- Evenly space yourself in class. Do not stand in front of everybody while only moving forward halfway to the front. I always teach that the best way to respect others is to respect yourself. If you stand to close to a barre or person, you are making it more difficult for yourself to execute the combinations. You are offering yourself less of a chance to succeed. If you respect yourself by giving yourself enough space, you will also be respecting others because they won't be avoiding your limbs while they are dancing. Dance is based on ideals of respect. When you are at barre, if you are going to hit somebody, you need to turn the angle of your body away from the barre to the front and in towards the barre to the back. If you are doing center work, don't stand directly next to somebody. Stagger yourself. This means that one person stands forward and another stands back. If you are going from the corner, stand as close to the corner as possible in a triangle with the point towards the corner you are coming from or a square in two diagonals.

San Francisco Ballet dancers properly staggering themselves
 - If a professional or regular moves over, it doesn't necessarily mean that they are making space for you to move over as well. It likely means that you are too close to them and they are trying to gain more space to avoid hitting you.

- If you are not going to or unable to execute the combination in full, absolutely do not stand in front of anybody. It is disrespectful and prevents anybody behind you from fully executing the dance.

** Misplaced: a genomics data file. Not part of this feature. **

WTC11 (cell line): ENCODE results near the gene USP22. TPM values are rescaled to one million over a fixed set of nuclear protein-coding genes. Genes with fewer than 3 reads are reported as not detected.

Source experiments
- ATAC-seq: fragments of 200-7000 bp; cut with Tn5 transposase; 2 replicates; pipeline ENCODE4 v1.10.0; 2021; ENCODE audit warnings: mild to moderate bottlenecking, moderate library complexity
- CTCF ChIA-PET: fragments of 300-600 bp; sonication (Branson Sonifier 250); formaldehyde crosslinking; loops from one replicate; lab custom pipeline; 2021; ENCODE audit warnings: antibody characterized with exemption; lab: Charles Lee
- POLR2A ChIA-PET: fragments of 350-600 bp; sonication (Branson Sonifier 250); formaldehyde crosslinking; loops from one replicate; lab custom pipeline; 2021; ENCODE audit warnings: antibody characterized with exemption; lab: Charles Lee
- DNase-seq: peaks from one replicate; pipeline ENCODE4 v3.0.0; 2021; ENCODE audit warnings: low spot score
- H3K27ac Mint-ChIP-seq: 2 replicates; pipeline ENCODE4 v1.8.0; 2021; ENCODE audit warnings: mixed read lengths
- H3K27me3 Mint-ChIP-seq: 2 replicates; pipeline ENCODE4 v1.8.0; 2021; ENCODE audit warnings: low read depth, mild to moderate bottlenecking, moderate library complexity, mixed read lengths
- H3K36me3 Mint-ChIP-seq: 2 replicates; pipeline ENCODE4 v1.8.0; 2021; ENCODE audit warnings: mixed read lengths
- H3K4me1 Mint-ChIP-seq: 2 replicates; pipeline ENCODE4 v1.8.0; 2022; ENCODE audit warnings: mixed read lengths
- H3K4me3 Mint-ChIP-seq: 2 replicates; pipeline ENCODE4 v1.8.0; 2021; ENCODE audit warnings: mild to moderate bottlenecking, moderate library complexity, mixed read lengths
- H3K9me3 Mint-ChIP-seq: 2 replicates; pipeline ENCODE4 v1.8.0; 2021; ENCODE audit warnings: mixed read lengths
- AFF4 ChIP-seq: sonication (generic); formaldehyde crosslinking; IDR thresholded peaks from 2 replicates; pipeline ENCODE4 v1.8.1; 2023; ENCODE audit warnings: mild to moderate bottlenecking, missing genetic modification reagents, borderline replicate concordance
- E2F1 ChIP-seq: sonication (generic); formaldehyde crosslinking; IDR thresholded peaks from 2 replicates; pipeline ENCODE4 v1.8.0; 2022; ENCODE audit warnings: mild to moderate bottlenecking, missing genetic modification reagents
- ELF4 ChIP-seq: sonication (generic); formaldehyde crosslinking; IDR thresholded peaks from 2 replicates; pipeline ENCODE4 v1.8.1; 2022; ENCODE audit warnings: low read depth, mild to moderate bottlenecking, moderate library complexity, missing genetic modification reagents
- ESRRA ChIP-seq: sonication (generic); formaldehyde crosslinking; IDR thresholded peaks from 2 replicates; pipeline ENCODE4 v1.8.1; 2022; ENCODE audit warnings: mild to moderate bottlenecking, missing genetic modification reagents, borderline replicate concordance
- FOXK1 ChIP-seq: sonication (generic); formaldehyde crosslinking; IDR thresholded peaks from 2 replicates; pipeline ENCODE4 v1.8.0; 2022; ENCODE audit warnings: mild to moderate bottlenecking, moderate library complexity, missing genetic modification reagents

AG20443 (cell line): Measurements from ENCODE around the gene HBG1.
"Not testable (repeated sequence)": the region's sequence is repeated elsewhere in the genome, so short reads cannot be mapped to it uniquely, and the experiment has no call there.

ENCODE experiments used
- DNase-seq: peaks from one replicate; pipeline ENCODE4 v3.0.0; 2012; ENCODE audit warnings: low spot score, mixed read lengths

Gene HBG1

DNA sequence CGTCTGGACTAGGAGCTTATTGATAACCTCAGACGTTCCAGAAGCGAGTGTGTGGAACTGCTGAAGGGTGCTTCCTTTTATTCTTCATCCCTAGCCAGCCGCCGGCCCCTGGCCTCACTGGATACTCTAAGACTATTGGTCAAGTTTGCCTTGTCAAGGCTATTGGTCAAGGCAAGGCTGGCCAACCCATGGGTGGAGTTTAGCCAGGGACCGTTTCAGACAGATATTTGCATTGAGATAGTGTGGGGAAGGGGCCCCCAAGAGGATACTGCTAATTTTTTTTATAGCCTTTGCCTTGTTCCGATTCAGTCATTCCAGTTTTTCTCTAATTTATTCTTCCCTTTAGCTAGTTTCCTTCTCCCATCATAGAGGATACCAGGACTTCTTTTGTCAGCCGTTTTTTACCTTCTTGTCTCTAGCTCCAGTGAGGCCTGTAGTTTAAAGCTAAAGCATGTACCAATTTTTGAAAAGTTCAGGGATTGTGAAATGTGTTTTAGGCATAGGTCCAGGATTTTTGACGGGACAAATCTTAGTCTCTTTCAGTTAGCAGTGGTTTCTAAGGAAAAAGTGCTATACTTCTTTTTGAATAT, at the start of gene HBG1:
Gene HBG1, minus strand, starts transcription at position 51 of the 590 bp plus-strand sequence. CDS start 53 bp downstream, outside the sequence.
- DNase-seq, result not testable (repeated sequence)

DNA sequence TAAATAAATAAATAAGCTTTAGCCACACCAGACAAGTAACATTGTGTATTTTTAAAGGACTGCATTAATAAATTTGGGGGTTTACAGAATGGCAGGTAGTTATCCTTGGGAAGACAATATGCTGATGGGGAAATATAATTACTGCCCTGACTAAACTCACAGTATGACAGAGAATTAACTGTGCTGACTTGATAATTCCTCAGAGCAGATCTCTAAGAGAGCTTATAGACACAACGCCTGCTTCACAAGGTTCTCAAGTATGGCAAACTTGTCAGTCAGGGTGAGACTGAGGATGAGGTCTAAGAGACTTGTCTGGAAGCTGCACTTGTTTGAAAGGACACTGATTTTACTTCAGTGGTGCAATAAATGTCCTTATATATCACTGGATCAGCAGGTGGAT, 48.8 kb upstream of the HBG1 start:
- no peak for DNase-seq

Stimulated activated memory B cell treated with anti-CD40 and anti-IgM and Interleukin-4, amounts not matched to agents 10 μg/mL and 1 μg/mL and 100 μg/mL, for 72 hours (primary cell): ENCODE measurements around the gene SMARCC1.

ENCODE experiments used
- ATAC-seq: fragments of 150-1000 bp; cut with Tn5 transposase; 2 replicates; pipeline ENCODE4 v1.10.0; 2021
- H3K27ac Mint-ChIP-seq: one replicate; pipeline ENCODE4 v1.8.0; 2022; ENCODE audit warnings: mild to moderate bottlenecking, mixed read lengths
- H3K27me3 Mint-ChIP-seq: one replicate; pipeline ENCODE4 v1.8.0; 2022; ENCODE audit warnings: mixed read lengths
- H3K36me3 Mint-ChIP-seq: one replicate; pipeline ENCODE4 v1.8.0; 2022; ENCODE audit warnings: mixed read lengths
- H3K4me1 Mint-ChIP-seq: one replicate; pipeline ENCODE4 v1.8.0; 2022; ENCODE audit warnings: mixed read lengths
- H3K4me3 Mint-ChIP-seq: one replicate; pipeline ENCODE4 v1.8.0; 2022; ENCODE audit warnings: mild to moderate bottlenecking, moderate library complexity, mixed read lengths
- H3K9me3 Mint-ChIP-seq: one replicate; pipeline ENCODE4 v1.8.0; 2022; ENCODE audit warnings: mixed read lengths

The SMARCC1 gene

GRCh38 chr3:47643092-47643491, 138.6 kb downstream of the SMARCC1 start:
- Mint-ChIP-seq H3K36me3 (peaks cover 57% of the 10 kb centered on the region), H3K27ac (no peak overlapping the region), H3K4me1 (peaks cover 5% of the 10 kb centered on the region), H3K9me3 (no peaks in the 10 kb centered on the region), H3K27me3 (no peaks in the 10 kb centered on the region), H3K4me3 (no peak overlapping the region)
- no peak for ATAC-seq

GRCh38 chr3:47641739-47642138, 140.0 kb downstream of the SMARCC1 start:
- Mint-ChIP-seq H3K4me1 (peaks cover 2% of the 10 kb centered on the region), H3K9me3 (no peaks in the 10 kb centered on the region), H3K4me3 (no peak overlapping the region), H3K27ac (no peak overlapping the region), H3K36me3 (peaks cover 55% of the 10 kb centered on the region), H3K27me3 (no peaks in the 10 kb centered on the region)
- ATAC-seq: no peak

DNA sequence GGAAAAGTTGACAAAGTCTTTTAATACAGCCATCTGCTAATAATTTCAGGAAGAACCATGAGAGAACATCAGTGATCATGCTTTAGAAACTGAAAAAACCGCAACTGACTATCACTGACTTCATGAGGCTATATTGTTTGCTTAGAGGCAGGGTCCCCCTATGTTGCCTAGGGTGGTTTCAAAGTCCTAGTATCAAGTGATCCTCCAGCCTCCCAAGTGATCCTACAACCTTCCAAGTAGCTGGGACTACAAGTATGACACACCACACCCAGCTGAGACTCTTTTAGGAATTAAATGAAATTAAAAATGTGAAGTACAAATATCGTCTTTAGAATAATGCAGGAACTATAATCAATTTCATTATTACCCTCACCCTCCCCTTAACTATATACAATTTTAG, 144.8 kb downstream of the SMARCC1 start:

- One rule that is very important in ballet class is that you should never step in front of anybody. If somebody is standing in fifth position or B-plus, they are communicating that they are ready to perform. It is rude and disrespectful (and distracting) to step in front of or next to a dancer that has already expressed that they are going to do the combination.

- When a combination is over, it is proper to run forward, first, and to the side, second, as fast as possible to allow the next group of dancers to run into place. This will help you avoid collisions and keep class flowing.

- Most of the time, professionals are in class to stay in shape and improve their abilities. They are not in class as a hobby or to hang out. Think twice before you start talking to them. Chances are, if they don't approach you, they are working very hard and trying to concentrate on improving their art. If you want to start a conversation with one of these dancers, wait until class has ended.

- All dancers enjoy a compliment for executing a step exceptionally. If you absolutely feel the need to express your appreciation or awe, clap for that dancer or say something at the end of class. To constantly walk up to a dancer after each combination because you are impressed with them is a distraction and changes the compliment into a frustration.